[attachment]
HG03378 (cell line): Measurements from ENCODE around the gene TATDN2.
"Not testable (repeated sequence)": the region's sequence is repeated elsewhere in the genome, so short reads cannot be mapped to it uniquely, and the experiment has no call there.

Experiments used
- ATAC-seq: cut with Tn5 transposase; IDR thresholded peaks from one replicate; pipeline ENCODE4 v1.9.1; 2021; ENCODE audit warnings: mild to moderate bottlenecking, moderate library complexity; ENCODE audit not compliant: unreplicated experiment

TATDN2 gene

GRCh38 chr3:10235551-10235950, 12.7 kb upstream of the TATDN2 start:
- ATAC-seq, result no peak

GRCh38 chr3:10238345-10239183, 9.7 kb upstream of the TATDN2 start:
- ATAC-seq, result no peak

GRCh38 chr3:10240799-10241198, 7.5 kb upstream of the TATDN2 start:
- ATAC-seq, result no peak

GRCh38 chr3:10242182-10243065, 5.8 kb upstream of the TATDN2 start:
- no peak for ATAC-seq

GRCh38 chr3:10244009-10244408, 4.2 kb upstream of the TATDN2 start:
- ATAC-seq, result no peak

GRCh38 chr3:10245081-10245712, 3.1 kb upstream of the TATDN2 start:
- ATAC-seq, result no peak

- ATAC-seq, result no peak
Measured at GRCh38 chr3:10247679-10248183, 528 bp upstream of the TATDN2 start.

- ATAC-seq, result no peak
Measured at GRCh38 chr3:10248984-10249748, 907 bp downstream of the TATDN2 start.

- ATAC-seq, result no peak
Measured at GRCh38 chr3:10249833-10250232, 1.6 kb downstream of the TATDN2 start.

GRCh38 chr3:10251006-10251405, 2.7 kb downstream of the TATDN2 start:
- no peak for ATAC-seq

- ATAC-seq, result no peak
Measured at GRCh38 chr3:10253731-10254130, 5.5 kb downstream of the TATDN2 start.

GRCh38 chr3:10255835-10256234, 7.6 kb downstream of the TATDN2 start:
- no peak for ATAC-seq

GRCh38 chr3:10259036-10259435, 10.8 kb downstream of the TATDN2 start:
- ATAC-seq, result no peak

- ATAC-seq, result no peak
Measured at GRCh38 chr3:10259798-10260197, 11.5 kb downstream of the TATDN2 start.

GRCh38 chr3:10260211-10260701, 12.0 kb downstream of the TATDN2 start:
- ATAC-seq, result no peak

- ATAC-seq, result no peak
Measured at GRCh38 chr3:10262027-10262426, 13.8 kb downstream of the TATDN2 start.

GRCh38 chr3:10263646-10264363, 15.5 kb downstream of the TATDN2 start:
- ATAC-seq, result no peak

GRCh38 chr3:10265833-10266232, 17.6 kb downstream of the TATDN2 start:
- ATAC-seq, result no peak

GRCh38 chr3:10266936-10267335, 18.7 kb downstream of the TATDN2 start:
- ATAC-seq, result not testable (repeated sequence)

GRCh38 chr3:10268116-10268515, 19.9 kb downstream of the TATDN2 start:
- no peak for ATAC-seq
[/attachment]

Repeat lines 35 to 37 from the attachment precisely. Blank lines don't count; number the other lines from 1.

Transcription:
- ATAC-seq, result no peak

- ATAC-seq, result no peak
Measured at GRCh38 chr3:10262027-10262426, 13.8 kb downstream of the TATDN2 start.